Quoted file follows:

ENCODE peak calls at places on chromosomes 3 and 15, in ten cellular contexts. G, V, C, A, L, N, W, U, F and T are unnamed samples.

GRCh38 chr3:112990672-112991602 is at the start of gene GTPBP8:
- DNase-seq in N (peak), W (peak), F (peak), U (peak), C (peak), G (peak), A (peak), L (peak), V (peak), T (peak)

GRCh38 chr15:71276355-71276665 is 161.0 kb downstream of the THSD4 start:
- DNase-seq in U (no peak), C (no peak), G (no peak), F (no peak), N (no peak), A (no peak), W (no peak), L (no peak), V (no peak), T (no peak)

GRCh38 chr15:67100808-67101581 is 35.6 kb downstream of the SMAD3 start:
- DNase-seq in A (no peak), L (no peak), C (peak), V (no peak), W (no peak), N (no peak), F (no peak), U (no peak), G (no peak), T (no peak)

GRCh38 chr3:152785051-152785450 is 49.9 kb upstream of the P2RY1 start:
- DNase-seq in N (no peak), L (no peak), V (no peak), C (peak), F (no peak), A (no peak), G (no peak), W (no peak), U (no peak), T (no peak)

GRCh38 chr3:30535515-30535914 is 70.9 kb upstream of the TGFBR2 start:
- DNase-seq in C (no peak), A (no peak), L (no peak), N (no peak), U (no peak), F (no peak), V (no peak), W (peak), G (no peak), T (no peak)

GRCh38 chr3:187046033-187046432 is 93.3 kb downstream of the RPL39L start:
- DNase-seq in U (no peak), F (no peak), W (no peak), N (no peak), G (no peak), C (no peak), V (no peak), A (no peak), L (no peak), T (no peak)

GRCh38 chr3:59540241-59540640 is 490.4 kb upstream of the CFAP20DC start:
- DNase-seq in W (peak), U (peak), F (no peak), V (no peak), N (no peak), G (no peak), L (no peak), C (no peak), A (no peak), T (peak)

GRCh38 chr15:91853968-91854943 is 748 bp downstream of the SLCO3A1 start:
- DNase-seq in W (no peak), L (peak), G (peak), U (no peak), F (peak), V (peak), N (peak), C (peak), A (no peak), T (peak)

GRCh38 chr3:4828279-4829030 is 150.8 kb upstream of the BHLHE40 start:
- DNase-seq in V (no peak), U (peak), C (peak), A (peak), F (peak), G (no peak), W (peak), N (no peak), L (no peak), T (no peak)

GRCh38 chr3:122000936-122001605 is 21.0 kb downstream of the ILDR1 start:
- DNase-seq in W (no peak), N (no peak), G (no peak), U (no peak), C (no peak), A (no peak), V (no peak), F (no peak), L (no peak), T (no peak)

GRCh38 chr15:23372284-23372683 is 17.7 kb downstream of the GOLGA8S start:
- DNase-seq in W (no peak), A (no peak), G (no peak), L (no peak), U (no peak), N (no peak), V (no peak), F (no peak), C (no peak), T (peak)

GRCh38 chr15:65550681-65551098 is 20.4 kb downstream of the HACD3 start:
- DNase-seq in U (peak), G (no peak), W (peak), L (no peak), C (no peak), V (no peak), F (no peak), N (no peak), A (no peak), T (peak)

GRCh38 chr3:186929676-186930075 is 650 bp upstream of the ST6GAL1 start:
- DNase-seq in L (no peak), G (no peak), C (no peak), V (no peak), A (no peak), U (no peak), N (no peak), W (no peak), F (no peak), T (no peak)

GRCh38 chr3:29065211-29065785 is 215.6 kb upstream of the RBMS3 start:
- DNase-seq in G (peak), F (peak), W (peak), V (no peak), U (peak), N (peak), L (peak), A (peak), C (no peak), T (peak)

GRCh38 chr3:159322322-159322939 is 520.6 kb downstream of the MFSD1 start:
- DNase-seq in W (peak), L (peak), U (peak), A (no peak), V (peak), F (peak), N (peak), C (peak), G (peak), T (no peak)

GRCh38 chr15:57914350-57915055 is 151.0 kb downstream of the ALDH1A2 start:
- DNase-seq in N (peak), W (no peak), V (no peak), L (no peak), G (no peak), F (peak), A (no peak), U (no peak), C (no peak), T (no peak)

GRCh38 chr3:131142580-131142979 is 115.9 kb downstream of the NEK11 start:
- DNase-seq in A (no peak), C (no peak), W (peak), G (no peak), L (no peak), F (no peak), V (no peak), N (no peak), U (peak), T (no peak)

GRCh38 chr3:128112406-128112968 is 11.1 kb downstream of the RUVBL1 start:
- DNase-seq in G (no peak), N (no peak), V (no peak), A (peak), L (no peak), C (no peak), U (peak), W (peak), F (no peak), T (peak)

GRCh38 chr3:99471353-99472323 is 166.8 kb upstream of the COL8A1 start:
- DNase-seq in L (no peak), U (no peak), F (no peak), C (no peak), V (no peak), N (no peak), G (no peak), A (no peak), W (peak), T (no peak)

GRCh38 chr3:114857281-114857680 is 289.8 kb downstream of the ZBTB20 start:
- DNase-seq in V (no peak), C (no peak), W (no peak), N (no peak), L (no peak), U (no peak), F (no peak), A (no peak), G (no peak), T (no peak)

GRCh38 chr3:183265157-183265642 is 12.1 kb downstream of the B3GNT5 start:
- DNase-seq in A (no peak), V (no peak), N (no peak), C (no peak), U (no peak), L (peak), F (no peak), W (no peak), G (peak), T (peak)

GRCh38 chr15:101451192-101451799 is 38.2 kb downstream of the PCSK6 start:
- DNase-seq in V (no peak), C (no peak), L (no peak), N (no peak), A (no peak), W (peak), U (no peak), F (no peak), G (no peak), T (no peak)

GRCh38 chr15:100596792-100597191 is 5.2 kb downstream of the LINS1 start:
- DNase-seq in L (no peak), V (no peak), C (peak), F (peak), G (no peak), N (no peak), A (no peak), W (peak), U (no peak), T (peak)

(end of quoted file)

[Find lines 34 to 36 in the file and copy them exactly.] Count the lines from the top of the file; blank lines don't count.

GRCh38 chr3:131142580-131142979 is 115.9 kb downstream of the NEK11 start:
- DNase-seq in A (no peak), C (no peak), W (peak), G (no peak), L (no peak), F (no peak), V (no peak), N (no peak), U (peak), T (no peak)

GRCh38 chr3:128112406-128112968 is 11.1 kb downstream of the RUVBL1 start: